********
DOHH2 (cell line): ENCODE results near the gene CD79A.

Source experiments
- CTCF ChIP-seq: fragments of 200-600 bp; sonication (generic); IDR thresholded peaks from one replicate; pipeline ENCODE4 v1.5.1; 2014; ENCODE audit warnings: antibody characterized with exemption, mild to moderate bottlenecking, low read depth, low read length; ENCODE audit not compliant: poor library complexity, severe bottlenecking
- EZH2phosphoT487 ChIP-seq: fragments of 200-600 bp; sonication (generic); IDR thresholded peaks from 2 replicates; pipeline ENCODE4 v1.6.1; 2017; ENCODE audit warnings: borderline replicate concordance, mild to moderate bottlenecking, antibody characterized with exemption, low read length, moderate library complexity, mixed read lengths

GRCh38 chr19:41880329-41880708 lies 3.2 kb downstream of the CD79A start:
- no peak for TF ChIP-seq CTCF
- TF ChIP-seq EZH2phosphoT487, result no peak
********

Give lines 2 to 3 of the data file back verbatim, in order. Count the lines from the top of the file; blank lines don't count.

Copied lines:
Source experiments
- CTCF ChIP-seq: fragments of 200-600 bp; sonication (generic); IDR thresholded peaks from one replicate; pipeline ENCODE4 v1.5.1; 2014; ENCODE audit warnings: antibody characterized with exemption, mild to moderate bottlenecking, low read depth, low read length; ENCODE audit not compliant: poor library complexity, severe bottlenecking